Millennium Post

Bee business

Mankind will not survive the honeybees’ disappearance for more than five years – Albert Einstein had remarked stating the importance of bees .

Bee business
What do jackals eat?
Jackals can best be described as opportunistic omnivores. They cooperatively hunt small antelopes and also eat reptiles, insects, ground-dwelling birds, fruits, berries, and grass. They will pick over kills made by large carnivores and even frequent rubbish dumps in pursuit of food.

What is the importance of bees ?

No other single animal species plays a more significant role in producing the fruits and vegetables that we humans commonly take for granted yet require near daily to stay alive, the greatest modern scientist Albert Einstein once prophetically remarked, "Mankind will not survive the honeybees' disappearance for more than five years."

At the moment, due to pesticides, specially neonicotinoid pesticides, bees are in sharp decline. If we lose them we will lose all the plants they pollinate : all the flowers , fruits and grain. Honey production has already fallen to less than half and the honey you buy now is artificially increased with melted sugar. Every second bite of food we eat comes as the result of bees and other pollinators. More than 130 fruits and vegetables that make up a nutritious diet are cross pollinated by honeybees.

Honeybee Colony Collapse Disorder (CCD) as this loss of bee phenomenon has been called is currently recognized as such an urgent crisis that the US Department of Agriculture (USDA) announcement that it will provide a $3 million subsidy in order to help the one animal on the planet that will either make or break food prices. According to the latest USDA industry survey, this emergency plan assistance comes after nearly a third of commercial honeybees died last winter, an increase of 42% from the previous year.

A study last year found 35 pesticides and fungicides, some at lethal doses, in the pollen collected from bees that were used to pollinate food crops in five U.S. states. Inanother research study, bees that contacted pollen contaminated with fungicides ended up three times more likely to get infected by a parasite closely associated with Colony Collapse Disorder.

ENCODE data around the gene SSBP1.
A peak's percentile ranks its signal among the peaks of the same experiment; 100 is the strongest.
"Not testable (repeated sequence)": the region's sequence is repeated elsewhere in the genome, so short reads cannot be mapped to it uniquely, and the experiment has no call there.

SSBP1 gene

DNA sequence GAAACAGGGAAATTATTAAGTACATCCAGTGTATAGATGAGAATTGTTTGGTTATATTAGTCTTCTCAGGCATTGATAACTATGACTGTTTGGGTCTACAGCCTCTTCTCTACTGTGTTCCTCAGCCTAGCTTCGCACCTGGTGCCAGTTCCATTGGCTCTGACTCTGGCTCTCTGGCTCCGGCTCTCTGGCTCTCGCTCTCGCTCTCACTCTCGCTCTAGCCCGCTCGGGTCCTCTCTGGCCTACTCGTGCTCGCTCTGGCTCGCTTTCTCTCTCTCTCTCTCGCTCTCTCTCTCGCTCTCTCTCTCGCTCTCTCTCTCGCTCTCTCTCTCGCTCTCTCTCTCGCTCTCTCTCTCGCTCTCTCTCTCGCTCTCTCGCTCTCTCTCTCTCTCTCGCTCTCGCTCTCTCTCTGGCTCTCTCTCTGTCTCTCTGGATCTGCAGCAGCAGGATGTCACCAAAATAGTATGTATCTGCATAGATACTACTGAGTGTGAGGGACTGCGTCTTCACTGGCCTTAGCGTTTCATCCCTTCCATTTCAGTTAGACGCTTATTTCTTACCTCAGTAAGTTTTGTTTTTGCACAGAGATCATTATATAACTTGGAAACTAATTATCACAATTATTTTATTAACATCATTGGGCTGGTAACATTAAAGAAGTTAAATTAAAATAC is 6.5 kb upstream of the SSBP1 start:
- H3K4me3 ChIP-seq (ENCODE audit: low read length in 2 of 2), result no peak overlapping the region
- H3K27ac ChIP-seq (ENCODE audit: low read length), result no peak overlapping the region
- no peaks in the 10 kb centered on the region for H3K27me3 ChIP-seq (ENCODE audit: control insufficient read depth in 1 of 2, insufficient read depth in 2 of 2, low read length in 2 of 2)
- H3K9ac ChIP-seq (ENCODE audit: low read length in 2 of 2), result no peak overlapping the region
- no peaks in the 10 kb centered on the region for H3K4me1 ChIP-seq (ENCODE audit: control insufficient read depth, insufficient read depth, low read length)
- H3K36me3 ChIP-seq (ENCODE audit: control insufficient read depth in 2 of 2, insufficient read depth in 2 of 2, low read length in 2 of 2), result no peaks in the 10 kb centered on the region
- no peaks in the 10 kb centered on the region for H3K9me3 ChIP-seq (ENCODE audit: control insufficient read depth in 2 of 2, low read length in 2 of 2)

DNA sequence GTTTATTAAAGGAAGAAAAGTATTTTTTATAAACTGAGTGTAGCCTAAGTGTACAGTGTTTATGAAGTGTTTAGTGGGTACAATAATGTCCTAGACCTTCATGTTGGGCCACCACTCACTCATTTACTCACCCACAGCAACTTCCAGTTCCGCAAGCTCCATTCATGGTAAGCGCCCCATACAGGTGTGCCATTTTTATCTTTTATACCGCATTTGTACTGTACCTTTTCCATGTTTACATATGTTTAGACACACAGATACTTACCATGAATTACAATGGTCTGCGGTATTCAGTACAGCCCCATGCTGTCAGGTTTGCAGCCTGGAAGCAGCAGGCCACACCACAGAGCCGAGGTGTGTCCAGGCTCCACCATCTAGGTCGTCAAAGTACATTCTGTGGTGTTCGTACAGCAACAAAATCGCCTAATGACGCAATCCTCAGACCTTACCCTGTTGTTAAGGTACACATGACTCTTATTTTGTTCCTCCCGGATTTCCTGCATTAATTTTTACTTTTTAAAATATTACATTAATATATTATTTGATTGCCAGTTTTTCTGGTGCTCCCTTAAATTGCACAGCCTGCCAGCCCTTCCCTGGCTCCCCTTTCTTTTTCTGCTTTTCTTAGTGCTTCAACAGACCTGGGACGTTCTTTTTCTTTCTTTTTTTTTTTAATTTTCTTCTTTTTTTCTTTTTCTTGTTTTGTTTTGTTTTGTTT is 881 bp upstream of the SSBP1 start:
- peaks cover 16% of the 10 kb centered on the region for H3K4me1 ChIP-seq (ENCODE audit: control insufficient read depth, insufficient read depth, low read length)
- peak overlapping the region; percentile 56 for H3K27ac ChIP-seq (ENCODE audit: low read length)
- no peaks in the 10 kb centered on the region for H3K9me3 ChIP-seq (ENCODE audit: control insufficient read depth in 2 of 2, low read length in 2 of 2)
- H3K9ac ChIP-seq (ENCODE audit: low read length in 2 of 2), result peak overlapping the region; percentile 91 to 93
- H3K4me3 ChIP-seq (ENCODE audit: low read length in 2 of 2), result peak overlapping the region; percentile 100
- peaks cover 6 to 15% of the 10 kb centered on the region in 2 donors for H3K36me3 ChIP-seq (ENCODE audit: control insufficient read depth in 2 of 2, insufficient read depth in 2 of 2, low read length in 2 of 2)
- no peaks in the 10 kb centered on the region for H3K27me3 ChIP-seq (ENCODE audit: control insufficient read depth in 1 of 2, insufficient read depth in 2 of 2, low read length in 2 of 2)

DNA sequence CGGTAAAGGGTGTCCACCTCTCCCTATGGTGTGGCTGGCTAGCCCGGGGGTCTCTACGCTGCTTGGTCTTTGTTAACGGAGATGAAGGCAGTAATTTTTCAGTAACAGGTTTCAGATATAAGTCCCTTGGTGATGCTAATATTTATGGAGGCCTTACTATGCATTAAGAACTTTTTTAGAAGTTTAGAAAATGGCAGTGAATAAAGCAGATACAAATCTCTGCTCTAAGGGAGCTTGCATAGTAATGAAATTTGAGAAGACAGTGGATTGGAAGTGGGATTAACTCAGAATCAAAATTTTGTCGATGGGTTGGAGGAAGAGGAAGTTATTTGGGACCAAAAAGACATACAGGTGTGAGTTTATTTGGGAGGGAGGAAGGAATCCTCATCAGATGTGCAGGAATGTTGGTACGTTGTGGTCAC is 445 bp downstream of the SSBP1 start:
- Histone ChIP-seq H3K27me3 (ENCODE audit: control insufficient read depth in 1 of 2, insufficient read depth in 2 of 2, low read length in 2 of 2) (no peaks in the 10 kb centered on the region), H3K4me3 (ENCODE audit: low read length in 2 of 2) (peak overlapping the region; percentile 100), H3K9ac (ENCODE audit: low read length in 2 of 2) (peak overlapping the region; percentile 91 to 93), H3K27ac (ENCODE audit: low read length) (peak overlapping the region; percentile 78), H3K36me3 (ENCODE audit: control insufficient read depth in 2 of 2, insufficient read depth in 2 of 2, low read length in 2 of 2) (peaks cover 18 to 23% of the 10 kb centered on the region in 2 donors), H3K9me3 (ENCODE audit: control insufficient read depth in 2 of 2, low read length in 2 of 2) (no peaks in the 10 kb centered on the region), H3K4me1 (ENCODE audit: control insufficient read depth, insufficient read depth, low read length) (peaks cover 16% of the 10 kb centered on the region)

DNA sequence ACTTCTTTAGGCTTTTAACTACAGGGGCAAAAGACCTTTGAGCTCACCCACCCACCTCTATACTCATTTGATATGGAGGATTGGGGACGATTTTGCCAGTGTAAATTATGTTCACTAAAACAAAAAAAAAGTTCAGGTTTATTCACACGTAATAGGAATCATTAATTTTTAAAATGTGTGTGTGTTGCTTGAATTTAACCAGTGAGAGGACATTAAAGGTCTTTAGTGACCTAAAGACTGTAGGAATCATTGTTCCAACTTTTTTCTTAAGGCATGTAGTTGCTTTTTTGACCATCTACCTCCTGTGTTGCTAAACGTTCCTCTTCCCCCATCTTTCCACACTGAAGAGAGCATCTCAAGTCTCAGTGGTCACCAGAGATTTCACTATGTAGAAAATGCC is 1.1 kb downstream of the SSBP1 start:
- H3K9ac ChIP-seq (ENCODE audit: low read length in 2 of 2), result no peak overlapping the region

The results of a new study conducted by Mark Brown of Royal Halloway University in London released several weeks ago found that wild bumblebee populations are also disappearing at a similar rate to the domestic honeybee. In its sample one in five wild bees were afflicted by the Deformed Wing Virus believed to be caused by the parasitic Varroa mite. 88% of the honeybees at the 26 field sites were affected by this virus
If bees disappear, not only plants but all herbivorous animals will disappear too. For example, many cattle used for milk and meat depend on alfalfa and lupins, both of which depend on insect pollination. If the cow's food supply declines, then meat and milk production will decrease. Due to the declining population of herbivores, tertiary carnivores will begin to suffer immediately.

Canola, which is grown to use as both a fuel and cooking oil, depends highly on pollination. It is also used to produce biofuel. If we were to run out of biofuel, we'd have to rely on fossil fuels completely, thus putting further pressure on the environment.

Cotton is very reliant on pollination. The disappearance of bees will lead to a huge setback in cotton production, as it will significantly reduce our choices in clothes (good luck enduring the humidity of the tropical regions while wearing nylon attire).

Since most plants would be unable to grow, grasslands would become barren and large-scale desertification will take place. Landslides would wipe out villages in one sweep. Ultimately, Earth will become one large plastic-laden desert.

Less production of food crops will ultimately lead to worldwide famine. Hunger and poverty will be very common. Freshwater will start drying up as well as, as there will be less trees for water retention to occur. With less water and diminishing food, humans will die of thirst and starvation. Fertility would also suffer a setback, followed by a drop in the rate of reproduction. Ultimately, we would be forced into extinction.

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